Successful Diabetes Management Should Address Cultural Differences
Diabetes, an epidemic in the United States, places an even larger burden on ethnic minorities. Type 2 diabetes is two to six times more common among minorities, including Mexican Americans, blacks, and Native Americans.
The key to helping any patient self-manage diabetes—from eating healthy to being active to reducing risks—is to tailor the approach to his or her individual needs and lifestyle, notes the American Association of Diabetes Educators (AADE). "Individualizing care increases the likelihood that any patient will have success in his or her self-care plan. Addressing cultural influences is an important factor in that individualization," says Joan Bardsley, MBA, RN, CDE, FAADE, president of the AADE. "Familiarity with the patient's cultural background is a good place to start."
The goal of diabetes self-management education is to help patients learn how to incorporate healthy behaviors into their lives in order to prevent the complications of diabetes and improve their quality of life. AADE recommends adopting the following strategies to ensure your recommendations are on target:
1. Encourage activity rather than exercise. While not exactly a dirty word, exercise is not highly valued in some cultures, and can be seen as irrelevant. Instead of pushing your patients to exercise, focus on the various enjoyable ways to be active. Music, which is central to many cultures, can help get your patients with diabetes moving. For example, a black teenager who has diabetes and is overweight might not want to go to a Pilates class, lift weights, or ride her bike, but she may enjoy dancing with her friends. Suggest doing activities with family or a group.
2. Emphasize health, not weight loss. In some cultures, weight loss can have negative implications. Mexican Americans, for example, consider a full figure representative of good health and weight loss a sign of disease. Instead of telling your patients to lose weight, ask them to list their goals. Explain how being healthy will lower their blood glucose levels, which in turn will help them achieve those goals, whether it's keeping up with the grandchildren or avoiding the complications of diabetes they've seen in relatives.
3. Include familiar foods. Patients with diabetes are much more likely to follow a healthy diet if it includes familiar foods. For example, soup is a common main meal in Russia, so one study of Russian immigrants with diabetes adapted the plate-planner method (dividing the plate into fourths—one part for meat, one for potato, and two for vegetables) by swapping the plate for a bowl of soup containing similar portions of those food items. Other tweaks include adapting favorite foods to make them healthier, such as baking instead of frying chicken or using dried beans, which are lower in sodium than canned beans.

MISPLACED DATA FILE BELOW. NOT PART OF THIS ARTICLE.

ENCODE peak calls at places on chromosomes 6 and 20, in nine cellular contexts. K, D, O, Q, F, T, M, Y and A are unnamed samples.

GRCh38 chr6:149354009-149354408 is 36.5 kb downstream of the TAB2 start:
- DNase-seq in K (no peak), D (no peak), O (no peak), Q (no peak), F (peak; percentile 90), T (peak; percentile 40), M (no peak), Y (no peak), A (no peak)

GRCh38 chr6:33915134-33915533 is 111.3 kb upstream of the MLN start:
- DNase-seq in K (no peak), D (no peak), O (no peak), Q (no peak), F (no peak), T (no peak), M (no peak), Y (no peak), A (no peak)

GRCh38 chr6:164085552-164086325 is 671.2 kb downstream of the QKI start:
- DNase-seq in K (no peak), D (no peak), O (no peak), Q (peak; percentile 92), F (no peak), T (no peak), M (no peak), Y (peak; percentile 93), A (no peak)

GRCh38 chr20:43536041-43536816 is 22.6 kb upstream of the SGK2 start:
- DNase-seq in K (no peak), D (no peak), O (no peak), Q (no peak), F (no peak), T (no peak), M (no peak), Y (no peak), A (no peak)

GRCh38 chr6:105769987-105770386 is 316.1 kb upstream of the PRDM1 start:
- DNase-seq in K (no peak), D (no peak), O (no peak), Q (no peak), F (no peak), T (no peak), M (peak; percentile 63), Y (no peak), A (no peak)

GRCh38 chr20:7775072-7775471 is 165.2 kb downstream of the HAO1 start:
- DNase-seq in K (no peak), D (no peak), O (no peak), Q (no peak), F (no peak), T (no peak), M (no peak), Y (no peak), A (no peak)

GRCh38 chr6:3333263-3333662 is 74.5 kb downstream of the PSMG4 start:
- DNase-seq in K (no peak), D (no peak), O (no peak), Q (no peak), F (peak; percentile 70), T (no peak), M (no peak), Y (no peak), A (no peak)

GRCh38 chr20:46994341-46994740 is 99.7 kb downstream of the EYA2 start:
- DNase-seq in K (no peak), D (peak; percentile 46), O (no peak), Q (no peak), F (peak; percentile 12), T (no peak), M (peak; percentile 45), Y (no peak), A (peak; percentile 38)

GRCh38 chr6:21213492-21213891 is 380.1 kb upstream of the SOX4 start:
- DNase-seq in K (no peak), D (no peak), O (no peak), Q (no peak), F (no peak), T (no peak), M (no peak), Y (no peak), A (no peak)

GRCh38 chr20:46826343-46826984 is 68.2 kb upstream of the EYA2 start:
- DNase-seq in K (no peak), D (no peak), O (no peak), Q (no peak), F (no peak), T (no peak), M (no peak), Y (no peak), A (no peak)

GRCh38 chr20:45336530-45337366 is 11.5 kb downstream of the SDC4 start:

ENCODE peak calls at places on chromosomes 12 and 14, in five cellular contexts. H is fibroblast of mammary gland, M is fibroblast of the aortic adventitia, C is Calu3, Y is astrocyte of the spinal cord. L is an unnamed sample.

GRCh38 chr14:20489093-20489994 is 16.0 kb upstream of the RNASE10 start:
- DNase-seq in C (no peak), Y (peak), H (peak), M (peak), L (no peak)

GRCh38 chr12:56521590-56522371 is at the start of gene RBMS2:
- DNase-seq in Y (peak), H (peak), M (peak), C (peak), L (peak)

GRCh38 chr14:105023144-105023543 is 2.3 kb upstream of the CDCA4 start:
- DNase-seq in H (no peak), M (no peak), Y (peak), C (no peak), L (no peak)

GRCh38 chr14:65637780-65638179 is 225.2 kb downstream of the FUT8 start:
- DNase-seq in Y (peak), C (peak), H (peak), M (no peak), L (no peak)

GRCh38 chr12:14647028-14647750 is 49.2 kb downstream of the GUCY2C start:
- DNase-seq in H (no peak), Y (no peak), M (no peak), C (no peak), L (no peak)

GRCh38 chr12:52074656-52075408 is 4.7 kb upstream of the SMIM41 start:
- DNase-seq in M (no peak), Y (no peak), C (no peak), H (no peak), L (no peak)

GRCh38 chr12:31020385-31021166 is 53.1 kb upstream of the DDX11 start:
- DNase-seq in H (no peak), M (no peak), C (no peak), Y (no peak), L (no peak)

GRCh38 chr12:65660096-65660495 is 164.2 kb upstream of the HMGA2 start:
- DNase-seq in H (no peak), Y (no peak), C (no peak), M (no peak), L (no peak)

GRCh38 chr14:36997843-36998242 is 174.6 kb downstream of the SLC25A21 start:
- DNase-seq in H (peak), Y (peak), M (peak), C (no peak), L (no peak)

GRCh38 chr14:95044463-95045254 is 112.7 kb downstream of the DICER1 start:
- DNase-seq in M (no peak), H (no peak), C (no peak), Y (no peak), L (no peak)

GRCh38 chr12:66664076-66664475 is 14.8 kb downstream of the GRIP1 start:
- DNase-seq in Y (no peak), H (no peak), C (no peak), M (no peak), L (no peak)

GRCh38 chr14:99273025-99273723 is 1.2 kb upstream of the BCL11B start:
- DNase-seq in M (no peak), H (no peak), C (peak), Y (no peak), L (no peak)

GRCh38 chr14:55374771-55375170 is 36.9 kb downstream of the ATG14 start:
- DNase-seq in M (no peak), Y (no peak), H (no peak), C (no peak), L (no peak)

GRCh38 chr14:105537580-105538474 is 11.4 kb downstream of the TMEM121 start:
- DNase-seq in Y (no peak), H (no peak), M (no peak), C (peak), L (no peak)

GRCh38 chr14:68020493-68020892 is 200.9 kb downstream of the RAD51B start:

4. Recruit the family. Many cultures are family-focused, and the support of family members can help patients with diabetes manage the condition. Caution family members to be supportive, not judgmental or scolding, such as by providing positive feedback ("You look great, mom!"), agreeing not to buy sodas and unhealthy foods, and suggesting activities they can do together, such as after-dinner walks.
5. Partner up. Work with people from local community and church groups who can be very helpful in providing tips and understanding the culture. Health workers such as diabetes educators who work in the community can help patients design a healthy living plan tailored to them that is respectful of their way of life.
Your patients with diabetes will appreciate your recognition of their culture and will be much more likely to follow a good self-care plan if it includes strategies that reflect those influences. If you want to move in this direction but aren't sure how to start, a diabetes educator can help. Find one near you here.
Source: American Association of Diabetes Educators